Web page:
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Evolution of German Arbitration: The Code of Civil Procedure Overhaul and the Influence of UNCITRAL Model Law

Evolution of German Arbitration: The Code of Civil Procedure Overhaul and the Influence of UNCITRAL Model Law

The Tenth Book of the Code of Civil Procedure was completely replaced with a new text based on the UNCITRAL Model Law on International Commercial Arbitration in 1998, marking a significant shift in Germany's arbitration laws. Due to its extensive usage in business and industry, Germany, a nation with a long history of arbitration, must make this adjustment. The competition between arbitration and judicial procedures available worldwide—will be the main topic of discussion. The emphasis will be on alternative dispute resolution (ADR), which includes conciliation and arbitration. The German jurisdiction is renowned for being arbitration-friendly.[1]

Ad-hoc arbitration, which is created by the parties or arbitrators, and institutionalized arbitration, which is offered by private organizations, are the two primary forms of arbitration. German arbitration is distinguished by its conduct, quality, and adaptability. The parties may designate a mediator from the industry that gave rise to the disagreement, sometimes referred to as a "commercial man," who may provide procedural guidelines based on their business acumen or administer the regulations of specialized arbitration organizations. Arbitrators frequently call the parties in for a first conference when a thorough schedule is reviewed and decided upon. Governments may use the UNCITRAL Model Law on Arbitration, adopted by the UN in 1985, as a reference when enacting new laws or amending existing ones dealing with international commercial arbitration.[2]

Scotland has adopted the Model Law, the Russian Federation, Bulgaria, and Cyprus as a model for modern arbitration rules in Europe. Following its unification, Germany had a boom in commercial and financial activities and became the entry point to Eastern Europe. This development ushered in a new era for international arbitration in the nation with the founding of the German Arbitration Institution (DIS) in 1992. Even if the title still seems strange, it is now more accurate and consistent, indicating that the legislation has had a significant impact. Due to Austrian courts' longstanding citation of German philosophy and jurisprudence, Germany's contributions to arbitration law are particularly noteworthy. The working group producing the first draft of the Austrian statute took into account the experiences Germany had with its recently overhauled arbitration system. However, there are a few issues that might limit the parties' options in Austrian arbitration.[3]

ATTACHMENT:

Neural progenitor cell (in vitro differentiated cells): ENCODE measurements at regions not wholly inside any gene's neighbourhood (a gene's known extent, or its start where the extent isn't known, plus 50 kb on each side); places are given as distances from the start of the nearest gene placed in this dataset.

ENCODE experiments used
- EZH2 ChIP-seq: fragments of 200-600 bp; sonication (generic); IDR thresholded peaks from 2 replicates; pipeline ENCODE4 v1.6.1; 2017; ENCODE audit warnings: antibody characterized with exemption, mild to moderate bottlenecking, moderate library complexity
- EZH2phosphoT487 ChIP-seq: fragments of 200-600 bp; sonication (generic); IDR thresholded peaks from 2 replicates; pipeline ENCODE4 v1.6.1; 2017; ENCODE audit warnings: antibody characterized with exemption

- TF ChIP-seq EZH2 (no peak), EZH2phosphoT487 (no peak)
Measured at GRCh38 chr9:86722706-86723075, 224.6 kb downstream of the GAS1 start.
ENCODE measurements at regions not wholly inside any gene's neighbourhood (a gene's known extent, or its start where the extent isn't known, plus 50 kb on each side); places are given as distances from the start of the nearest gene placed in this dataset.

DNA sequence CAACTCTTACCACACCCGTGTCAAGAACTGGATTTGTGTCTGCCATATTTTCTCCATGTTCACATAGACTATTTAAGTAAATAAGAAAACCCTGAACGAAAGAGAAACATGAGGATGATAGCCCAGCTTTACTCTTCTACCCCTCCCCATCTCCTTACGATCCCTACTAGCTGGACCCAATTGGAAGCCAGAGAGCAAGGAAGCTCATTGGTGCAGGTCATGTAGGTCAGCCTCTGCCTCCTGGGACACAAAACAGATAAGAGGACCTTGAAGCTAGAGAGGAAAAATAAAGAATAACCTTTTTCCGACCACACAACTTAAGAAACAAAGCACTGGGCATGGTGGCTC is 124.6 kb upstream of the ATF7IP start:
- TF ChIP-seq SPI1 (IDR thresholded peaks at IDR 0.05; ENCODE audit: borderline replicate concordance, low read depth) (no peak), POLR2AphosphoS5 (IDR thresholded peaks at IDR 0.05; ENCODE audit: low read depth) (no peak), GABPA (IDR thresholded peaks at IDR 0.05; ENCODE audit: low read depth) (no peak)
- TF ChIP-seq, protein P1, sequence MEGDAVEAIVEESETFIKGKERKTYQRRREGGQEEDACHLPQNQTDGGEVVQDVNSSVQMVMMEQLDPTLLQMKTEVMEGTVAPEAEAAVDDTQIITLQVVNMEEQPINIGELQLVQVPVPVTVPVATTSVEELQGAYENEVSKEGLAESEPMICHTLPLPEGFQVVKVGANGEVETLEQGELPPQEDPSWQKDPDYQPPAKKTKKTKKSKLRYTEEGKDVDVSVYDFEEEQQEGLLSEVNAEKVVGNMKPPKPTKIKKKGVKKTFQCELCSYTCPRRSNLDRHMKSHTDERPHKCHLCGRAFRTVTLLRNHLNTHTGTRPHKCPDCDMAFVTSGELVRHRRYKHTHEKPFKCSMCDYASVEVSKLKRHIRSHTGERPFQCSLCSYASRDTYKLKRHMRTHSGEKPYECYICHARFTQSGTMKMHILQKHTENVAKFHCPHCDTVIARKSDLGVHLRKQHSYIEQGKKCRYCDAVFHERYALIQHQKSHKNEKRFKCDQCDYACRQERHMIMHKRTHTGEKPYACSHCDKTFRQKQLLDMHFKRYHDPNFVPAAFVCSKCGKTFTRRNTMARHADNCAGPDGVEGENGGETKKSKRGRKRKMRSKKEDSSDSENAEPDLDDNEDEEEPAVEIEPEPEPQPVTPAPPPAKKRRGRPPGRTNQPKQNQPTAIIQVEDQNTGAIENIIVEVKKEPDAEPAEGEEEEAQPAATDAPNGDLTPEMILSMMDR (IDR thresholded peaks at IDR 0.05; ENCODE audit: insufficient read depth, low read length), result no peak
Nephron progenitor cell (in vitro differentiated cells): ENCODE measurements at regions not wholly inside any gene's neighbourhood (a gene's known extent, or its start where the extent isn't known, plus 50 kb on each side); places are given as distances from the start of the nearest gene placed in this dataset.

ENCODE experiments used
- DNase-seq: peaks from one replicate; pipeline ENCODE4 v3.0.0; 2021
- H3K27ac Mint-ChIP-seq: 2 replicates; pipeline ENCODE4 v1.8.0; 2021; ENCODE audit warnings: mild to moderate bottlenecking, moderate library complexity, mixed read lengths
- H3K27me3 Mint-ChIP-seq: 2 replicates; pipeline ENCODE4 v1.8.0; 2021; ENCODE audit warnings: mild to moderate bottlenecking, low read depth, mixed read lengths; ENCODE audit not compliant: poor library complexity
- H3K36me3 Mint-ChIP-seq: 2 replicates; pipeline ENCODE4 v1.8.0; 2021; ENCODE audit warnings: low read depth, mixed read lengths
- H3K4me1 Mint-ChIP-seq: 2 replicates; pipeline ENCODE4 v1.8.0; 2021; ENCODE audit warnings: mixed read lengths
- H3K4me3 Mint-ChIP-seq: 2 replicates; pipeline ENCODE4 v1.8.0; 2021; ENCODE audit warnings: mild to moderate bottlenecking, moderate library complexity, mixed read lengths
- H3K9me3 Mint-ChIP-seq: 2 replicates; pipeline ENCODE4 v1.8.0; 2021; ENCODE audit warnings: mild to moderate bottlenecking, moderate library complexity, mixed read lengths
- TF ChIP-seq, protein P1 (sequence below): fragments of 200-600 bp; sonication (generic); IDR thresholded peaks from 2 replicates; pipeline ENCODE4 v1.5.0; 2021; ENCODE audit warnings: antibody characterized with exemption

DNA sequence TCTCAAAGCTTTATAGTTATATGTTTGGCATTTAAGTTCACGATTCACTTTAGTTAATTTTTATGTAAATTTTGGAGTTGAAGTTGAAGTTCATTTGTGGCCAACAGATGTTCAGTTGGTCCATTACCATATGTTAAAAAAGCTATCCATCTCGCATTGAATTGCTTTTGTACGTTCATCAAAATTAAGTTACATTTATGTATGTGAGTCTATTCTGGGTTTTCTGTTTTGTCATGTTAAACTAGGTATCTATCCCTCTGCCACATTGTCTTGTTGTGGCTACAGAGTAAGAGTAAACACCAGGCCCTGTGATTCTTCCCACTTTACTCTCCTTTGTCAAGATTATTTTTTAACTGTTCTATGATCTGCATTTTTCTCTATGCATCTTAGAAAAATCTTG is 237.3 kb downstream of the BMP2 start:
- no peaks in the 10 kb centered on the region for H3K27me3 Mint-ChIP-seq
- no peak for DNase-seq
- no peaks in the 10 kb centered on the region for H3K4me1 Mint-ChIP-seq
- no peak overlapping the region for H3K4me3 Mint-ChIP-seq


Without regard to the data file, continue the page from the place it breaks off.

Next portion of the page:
Terms of reference, discovery, and the presentation of an excessive number of evidence sources are a few examples of problematic aspects. In written submissions, parties are used to mentioning the supporting documentation in Germany. The tribunal will next issue a written order (Überraschungseffekt) specifying which of these measures are important for deciding the case. The arbitrator facilitates the conversation, asks probing questions, and points the parties toward certain factual points. This upholds the inquisitorial system, even when other countries prefer the adversarial method.[4] An award cannot select a topic that was not previously considered or based on the "Überraschungseffekt." Because German arbitrators form their judgments on the case, it is also easier for them to base their decisions on relevant facts and legal factors. Austrian arbitration may be carried out more successfully and impartially thanks to this tactic.


[1] Simms, Daniel Paul. "Arbitrability of intellectual property disputes in Germany." Arbitration International 15.2 (1999): 193-197.

[2] Semler, Franz-Jörg. "German Arbitration Law The 1998 Reform and Recent Case Law." Journal of International Arbitration 18.5 (2001).

[3] Trappe, Johannes. "Arbitration in Germany–some aspects and comparison of law." SchiedsVZ, S 3 (2013).

[4] Böckstiegel, Karl-Heinz. "An introduction to the new German arbitration act based on the UNCITRAL model law." Arbitration International 14.1 (1998): 19-32.

  • Germany's Tenth Book overhaul to UNCITRAL Model Law signifies a major legal shift, prioritizing modern arbitration needs.
  • With a historical leadership role since 1877, Germany maintains its arbitration prowess by incorporating UNCITRAL Model Law principles.
  • German arbitration influences Austria via the UNCITRAL Model Law, yet challenges in Austrian law pose flexibility constraints.

BY : Vaishnavi Rastogi

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